2. Melissa Garrett says:

    When my oldest daughter was three years old, we enrolled her in tap/ballet because we thought it would be “cute” and “fun.” But oh my goodness! Even at THAT age, the instructors are SO serious about it. Of course, Hannah was the one always doing her own thing. After a few months, we dropped the class. We never did stay long enough for the recital, but how you described it sounds exactly like how it is here.

    We also dropped gymnastics when Hannah was invited to be on the competitive team. She didn’t want to compete; she wanted to have fun. Plus, we didn’t want gymnastics to run our lives.

    Now Hannah’s into the violin, and she loves it!

  3. Good for you, Vicki! “Supporting” and “pushing” your kids to
    do things are not synonymous. That’s something that all too many parents confuse.

    Reagan is a lucky girl. 🙂 Just keep on dancin’, Sweetie!

  4. Grandma Dee says:

    You don’t agonize over the placement of your star even though you know she’s the center of the universe? You don’t keep reinforcing the fact that she is really the best dancer in the class and it was the others that were off beat and out of step? Are you letting her know that it is honorable to be a part of the corps and not The Star? Oh man, I hope it’s not too late to cancel the order for that rhinestone Dance Mom pin that in some cases should read Psycho Dance Mom.

  5. bummer that it’s only the psycho academy of artiste dancing in your area. i remember taking dance from ‘miss beth’ in a trailer in fort valley, ga. good times. but i took it seriously, i guess, because when they told me to turn a cartwheel on my halfbroken wrist, i did it and broke it all the way.

    have fun watching r in her little tutu, if you can even see any of it for operating all your equipment!

  6. Y’all seriously need to be at our beloved Lee School of Dance. Libbey’s 4th recital is next Saturday. It’s a big deal, but nothing like what you mentioned. And for the first time ever, not only were her costumes actually adorable, they were also the cheapest of past 4 years. Wahoo!

    And I don’t live vicariously through my daughter’s life, either. We are all about having fun. Thank you for saying that. We have mothers in Lib’s class who are convinced that it’s ALL about THEIR girls. And I might get smacked for saying this, but these are the moms who have their girls in pageants. Bring it on, trolling stage mothers!

  7. Rae says:

    Try being at a Center for Performing Arts as a highschool. That’s serious. We had a girl get into Alvin Ailey out of HIGHSCHOOL. As in, didn’t go to college.

    I danced, but not like that. I got away with not being serious because I was an average jane arts girl: I did a little of all of it and none of it great.

    Although, I did get to dance with Gary Harrison and this Russian lady once. We used to make fun of her as students until she whipped out her ballerina book of all her performances. Then we shut up and danced. Think FAME with rehearsals.

  8. Mike says:

    Great post!

    We lived through something like this ourselves. The crazy parents–alright, mostly moms, but you should hear some of the dads–jockeying for position to purchase tickets, pushing “little Sally” up to the front row in auditions, trying to buy placement in classes because they are sure “little Mary” is a star. Thank god the pageant thing is not big in the Pacific Northwest (yet).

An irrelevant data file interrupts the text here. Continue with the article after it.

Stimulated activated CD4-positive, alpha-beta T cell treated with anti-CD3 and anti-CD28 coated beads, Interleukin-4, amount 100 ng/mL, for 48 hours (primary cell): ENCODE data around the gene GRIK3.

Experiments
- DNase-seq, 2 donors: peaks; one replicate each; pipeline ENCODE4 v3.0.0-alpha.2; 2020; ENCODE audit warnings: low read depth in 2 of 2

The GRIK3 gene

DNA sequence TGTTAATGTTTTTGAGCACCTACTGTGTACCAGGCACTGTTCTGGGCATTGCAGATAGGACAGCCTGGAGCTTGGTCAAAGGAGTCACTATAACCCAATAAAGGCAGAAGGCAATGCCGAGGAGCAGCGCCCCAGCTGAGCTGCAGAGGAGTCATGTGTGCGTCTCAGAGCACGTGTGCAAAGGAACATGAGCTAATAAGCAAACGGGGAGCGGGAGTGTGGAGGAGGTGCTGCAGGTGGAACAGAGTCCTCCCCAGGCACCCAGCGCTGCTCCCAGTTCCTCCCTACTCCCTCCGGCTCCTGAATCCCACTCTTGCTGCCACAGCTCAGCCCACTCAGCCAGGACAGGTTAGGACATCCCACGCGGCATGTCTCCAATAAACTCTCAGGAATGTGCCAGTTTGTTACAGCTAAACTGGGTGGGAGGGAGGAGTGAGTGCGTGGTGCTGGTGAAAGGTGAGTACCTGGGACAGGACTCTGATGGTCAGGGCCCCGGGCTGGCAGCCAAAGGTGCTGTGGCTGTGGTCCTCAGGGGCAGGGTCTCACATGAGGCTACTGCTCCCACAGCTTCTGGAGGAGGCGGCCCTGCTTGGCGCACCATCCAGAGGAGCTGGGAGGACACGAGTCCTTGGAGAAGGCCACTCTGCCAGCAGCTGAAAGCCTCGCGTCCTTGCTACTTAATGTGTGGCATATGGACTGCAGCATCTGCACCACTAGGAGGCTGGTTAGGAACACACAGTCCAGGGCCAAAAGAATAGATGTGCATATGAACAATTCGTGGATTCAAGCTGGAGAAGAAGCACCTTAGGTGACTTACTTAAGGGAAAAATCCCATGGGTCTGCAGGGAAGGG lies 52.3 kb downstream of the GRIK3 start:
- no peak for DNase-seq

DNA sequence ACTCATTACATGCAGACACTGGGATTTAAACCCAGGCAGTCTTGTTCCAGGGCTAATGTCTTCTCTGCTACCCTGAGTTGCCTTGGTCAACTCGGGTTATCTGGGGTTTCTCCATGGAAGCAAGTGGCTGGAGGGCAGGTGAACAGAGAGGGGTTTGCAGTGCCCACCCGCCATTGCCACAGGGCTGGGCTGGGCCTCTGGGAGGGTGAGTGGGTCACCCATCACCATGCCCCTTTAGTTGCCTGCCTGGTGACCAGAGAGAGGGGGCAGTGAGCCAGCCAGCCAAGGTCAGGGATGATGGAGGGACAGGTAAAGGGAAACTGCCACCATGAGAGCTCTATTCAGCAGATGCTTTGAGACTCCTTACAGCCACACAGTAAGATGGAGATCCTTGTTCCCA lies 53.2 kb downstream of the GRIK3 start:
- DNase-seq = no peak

Fortunately, we let our daughter (and son) make many of their own decisions. They could quit anything, but they had to stay through the commitment they made when they started (two weeks or two months or whatever).

    Soccer lasted one season because it was wet, cold, early in the morning, and it seems running doesn’t run in this family. Baseball lasted until it interfered with dance. Skating lasted until dance was the preference–warmer, softer landings, and axles get tougher as one grows bigger.

    We got our taste of real competition thinking at a performing arts high school (son started in 8th grade, daughter switched schools as a junior). The background in artistic performance clashed with the competition spirit, but they eventually forged a truce and everyone found a niche.

    Now, son studies engineering, works summers as a wildfire firefighter, and teaches tap; daughter is finishing high school and auditioning for training/apprentice positions in ballet companies, her backup plan is a degree in math earned over a longer-than-typical time at a university in a city where she dances.

    You have the right idea: push those competitive thoughts to the back, enjoy your daughter’s pleasure. There’s plenty of time for growing into the bun-and-perfect-tights. Pull her out when the shaking and shimmying don’t fit; take her fishing/hiking/to Grandma’s when the schedule is insane; apply moderation and be the great guide that you are; she will take the lead as she matures and she will have all the great lessons you gave her.

  9. Snarky in the Studio says:

    I LOVED this blog post! Your philosophy is a lot like mine. I’m a dance mom simply because my daughters dance, because they LOVE to dance, not for any other reason.

    If you get a chance, I’d love to have you check out my blog at SnarkyintheStudio.com!